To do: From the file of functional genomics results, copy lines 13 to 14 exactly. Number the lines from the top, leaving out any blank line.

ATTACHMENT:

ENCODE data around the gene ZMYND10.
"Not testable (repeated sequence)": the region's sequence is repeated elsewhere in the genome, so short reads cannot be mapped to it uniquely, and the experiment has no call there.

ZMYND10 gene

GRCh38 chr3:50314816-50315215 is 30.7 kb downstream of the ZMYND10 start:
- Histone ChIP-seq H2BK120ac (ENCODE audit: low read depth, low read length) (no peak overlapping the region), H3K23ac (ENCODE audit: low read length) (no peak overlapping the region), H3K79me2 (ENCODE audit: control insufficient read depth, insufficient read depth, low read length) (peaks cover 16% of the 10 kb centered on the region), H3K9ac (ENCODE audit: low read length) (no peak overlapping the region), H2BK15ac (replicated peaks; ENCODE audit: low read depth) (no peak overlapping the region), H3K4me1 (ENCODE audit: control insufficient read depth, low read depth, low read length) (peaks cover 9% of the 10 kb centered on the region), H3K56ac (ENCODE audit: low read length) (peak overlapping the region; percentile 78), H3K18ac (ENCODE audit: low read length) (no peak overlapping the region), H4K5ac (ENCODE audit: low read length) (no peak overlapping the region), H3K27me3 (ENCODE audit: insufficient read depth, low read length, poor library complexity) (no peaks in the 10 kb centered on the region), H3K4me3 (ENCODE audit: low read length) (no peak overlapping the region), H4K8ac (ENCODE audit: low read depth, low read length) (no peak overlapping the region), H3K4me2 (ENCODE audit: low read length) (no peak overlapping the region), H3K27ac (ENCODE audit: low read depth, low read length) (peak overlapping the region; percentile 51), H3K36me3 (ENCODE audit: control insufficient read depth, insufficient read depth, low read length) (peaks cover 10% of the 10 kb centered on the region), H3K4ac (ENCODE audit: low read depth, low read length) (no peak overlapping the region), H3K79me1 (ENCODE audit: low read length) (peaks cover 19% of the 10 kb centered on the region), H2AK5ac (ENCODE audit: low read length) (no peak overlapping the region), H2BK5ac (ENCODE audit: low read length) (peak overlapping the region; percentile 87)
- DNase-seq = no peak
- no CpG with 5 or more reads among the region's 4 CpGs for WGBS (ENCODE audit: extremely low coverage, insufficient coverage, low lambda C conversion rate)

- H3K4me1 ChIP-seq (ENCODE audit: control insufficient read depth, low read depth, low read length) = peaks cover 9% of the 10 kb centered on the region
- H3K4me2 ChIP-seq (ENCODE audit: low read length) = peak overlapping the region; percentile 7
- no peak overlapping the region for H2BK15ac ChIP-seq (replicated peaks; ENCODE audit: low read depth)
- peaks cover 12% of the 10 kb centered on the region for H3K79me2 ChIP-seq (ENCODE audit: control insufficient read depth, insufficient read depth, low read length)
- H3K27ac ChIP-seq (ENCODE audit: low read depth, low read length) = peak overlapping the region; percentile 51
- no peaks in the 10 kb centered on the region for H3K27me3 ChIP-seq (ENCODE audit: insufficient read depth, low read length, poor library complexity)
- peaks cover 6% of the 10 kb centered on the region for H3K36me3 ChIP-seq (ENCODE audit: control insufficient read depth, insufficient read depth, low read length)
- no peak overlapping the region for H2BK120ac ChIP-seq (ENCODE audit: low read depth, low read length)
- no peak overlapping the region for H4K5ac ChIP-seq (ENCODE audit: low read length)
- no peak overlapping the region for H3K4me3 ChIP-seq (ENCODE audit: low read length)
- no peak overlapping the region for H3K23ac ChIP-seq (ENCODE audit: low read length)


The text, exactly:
- no peaks in the 10 kb centered on the region for H3K27me3 ChIP-seq (ENCODE audit: insufficient read depth, low read length, poor library complexity)
- peaks cover 6% of the 10 kb centered on the region for H3K36me3 ChIP-seq (ENCODE audit: control insufficient read depth, insufficient read depth, low read length)